Let’s see if we can’t break this down:
What often comes in crates and is eaten around the holiday are fruit known as Clementine's, members of the citrus family. The citrus family is easily recognizable from their thick outer skin – the rind – their segmented interiors, and their strong fragrance emanating from both the interior juice and the zest on the outside. Grapefruit, oranges, limes, and lemons are among the most popular citrus fruits, along with our old holiday friend the Clementine.
Clementine's are similar to oranges, though smaller, juicier, and easier to peel. The Clementine was first produced through accidental hybridization between the Mandarin and the sweet orange: hybridization in that it is a cross between two distinct fruits – the sweet orange and the Mandarin orange – and accidental in that the hybridization occurred without human intervention. Father Clement Rodier, the Clementine’s namesake, discovered an unknown fruit tree growing among the bushes in his orchard, and by grafting a cutting from the unknown tree onto an existing orange tree, the Clementine came to be.
Although the Clementine is often juicy and easy to peel, I have grown wary of buying the crates due to the seemingly increasing number of duds, or fruit not juicy or soft. What a let down, peeling back the skin and feeling the fruit, which should be soft, and finding it hard and juiceless.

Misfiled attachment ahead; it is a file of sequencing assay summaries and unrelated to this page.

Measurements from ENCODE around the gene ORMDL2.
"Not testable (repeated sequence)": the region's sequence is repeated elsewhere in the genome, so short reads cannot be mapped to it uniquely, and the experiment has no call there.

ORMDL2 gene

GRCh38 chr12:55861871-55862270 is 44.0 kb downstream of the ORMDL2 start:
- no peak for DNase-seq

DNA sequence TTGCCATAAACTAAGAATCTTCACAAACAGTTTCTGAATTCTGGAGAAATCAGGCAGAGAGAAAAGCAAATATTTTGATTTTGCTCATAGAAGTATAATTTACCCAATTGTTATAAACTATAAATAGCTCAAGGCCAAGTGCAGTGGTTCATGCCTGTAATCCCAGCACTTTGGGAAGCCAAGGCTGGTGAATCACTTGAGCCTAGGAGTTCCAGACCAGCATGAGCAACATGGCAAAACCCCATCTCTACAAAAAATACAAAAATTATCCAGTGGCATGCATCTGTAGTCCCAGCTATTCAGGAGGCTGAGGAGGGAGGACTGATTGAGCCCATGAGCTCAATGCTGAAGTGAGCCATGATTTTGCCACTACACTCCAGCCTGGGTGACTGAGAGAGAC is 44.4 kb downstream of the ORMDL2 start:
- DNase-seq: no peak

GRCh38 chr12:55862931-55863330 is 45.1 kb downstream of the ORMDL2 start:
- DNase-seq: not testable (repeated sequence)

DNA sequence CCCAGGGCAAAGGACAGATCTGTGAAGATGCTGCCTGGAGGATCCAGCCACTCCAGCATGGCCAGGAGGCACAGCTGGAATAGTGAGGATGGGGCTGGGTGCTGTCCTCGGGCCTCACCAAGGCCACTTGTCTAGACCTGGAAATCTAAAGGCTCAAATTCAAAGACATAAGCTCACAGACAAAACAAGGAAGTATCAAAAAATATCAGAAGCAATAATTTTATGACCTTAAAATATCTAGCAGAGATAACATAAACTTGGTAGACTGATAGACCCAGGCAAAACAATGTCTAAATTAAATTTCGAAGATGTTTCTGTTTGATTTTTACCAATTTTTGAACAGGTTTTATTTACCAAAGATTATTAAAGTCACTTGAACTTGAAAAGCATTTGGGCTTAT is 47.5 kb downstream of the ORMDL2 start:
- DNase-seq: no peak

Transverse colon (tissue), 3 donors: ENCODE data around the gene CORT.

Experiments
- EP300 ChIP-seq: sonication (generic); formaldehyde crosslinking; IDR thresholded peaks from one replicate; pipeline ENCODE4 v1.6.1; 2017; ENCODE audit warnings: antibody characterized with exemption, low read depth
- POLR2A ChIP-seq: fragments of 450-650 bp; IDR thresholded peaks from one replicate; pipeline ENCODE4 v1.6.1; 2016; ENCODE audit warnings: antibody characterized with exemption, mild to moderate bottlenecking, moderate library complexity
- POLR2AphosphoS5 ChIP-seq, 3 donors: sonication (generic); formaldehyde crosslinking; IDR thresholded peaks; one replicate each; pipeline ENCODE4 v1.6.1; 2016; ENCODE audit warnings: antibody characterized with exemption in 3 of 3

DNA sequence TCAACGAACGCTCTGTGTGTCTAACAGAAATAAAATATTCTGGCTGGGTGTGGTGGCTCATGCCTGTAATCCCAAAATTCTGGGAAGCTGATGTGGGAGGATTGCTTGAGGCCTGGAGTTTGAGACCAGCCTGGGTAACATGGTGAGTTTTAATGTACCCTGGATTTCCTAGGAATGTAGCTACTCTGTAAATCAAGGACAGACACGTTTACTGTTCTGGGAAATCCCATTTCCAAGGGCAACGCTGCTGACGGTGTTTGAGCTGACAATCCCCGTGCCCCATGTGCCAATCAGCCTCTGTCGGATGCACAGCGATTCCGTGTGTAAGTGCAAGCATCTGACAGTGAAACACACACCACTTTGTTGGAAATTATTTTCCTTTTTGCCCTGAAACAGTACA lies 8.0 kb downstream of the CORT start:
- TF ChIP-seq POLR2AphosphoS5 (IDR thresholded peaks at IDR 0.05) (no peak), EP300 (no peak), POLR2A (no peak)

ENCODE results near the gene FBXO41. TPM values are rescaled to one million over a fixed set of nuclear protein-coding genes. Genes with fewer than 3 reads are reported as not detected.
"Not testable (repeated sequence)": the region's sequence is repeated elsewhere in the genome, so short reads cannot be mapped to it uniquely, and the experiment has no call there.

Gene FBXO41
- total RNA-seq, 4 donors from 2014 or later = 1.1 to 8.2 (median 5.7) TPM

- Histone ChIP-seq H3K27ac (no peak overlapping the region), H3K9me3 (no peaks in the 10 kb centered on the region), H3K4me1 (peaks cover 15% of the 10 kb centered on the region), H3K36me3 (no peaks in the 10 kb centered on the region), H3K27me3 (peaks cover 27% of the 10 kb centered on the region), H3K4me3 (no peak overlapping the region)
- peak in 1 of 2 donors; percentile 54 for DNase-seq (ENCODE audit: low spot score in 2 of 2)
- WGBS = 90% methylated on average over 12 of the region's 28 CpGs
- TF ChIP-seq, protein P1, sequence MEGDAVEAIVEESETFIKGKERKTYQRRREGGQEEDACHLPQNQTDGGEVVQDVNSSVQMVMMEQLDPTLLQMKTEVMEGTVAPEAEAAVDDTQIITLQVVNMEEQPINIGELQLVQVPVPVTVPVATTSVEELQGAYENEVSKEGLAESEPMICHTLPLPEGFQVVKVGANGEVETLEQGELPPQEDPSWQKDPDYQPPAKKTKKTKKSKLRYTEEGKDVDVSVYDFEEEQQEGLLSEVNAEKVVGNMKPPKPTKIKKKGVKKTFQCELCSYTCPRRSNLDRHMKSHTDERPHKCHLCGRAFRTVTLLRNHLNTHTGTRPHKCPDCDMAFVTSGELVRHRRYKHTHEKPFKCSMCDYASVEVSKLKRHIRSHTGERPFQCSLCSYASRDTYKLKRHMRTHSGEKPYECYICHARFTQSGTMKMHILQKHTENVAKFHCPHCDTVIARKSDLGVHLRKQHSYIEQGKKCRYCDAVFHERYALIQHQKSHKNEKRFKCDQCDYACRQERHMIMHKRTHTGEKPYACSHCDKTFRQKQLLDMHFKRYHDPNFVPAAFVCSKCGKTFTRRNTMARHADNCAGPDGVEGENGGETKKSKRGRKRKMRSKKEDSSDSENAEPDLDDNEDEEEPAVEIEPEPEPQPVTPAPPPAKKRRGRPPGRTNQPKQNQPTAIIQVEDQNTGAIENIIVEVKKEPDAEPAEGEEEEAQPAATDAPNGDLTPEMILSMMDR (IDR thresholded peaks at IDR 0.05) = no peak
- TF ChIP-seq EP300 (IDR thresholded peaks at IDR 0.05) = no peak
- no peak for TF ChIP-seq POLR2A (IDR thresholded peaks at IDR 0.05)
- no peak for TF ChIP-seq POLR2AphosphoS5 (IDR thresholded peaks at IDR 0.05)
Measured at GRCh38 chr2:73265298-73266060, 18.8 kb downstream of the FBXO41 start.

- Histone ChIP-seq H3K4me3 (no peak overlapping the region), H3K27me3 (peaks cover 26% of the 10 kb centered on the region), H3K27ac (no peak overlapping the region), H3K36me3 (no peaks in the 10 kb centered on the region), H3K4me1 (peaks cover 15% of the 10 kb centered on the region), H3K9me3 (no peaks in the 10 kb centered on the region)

For someone looking for more complexion of flavor in their holiday citrus, tired of disappointment in their Clementine crates, or just looking to try a new fruit, I suggest branching out to another soft, juicy citrus: the Satsuma.

About a month after starting here at the Concord Food Co-op, we in produce received a shipment of Satsuma mandarins – peeling back the skin, exposing the lush orange and white beneath, popping the first easily-separated section into my mouth, the juice burst forth onto my tongue so sweet as my teeth sank in: I was hooked.
Satsuma oranges, also known as Christmas oranges, are actually of the Mandarin variety, making these oranges a kind of step father to the Clementine. Just like the Clementine, Satsuma's are nearly seedless citrus, making it that much easier to eat. Taking their name from the Japanese Providence where the fruit was first exported to the West, Satsuma's are sweet and easy to peel, and are grown all over the world, including Florida, California, and Louisiana, and many parts of Asia. This holiday season, try a Satsuma. You never know, maybe it will be the start of a new, long-lasting tradition.
Thank you, and happy eating.

Friday, December 5, 2014

Baked Brie Two Ways

by Jaimie Jusczyk, Marketing Specialist

At the December Cheesy Wine Down Wednesday tasting class at the Co-op, Heidi suggested that our Executive Pastry Chef Elaine Speer come up with a cheesy treat for us to enjoy and Elaine did not disappoint!

Heidi pouring the Amaretto over the bake brie.
Elaine decided on two different kinds of baked brie that she prepared in advance for us and all we needed to do was bake them! Baked brie is the perfect holiday appetizer to warm your guests and pairs well with so many different flavors and textures. Elaine prepared for us a Henri Hutin Brie Couronne topped with raspberry jam and wrapped in puff pastry and a Blythdale Farm Vermont Brie that she suggested pouring a shot of amaretto over once baked.